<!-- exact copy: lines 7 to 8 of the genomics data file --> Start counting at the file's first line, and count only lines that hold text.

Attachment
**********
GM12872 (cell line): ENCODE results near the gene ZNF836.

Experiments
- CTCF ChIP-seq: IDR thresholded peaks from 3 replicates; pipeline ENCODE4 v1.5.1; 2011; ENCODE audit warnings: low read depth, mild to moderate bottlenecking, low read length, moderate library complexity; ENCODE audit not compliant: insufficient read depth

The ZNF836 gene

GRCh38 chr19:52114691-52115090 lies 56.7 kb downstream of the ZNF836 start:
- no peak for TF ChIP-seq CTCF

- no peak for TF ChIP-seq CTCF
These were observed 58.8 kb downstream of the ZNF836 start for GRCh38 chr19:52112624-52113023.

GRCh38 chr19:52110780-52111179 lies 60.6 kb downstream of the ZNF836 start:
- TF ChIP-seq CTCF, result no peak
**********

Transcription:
- no peak for TF ChIP-seq CTCF
These were observed 58.8 kb downstream of the ZNF836 start for GRCh38 chr19:52112624-52113023.